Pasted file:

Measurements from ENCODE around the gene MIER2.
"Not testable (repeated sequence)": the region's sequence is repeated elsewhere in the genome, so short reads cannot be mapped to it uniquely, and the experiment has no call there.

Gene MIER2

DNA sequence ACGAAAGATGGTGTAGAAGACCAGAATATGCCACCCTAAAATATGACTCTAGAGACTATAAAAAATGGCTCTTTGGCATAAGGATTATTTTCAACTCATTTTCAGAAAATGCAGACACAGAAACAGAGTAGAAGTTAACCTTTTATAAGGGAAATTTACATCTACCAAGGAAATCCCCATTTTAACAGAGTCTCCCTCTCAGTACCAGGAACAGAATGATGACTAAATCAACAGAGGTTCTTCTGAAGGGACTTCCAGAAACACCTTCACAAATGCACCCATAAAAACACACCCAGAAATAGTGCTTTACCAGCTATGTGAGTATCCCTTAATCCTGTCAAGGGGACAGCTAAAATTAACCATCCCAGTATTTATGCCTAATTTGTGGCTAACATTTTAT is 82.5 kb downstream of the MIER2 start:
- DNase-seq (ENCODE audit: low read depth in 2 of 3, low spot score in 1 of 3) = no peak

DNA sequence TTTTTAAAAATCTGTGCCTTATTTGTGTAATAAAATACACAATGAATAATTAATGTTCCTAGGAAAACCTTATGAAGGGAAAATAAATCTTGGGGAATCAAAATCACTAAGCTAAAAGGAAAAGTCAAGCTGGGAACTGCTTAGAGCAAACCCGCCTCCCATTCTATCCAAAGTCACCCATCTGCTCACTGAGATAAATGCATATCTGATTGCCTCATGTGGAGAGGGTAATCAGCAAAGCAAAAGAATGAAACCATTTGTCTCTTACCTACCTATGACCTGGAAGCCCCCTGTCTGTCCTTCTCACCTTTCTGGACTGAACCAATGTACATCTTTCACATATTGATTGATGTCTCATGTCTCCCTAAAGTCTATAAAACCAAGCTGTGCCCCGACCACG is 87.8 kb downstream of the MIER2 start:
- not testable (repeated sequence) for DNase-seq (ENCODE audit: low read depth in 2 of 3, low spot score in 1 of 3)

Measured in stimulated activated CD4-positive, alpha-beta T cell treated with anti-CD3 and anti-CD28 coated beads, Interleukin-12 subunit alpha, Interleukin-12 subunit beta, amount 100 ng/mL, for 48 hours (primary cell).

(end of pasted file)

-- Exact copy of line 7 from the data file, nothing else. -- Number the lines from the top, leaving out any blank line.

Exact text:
- not testable (repeated sequence) for DNase-seq (ENCODE audit: low read depth in 2 of 3, low spot score in 1 of 3)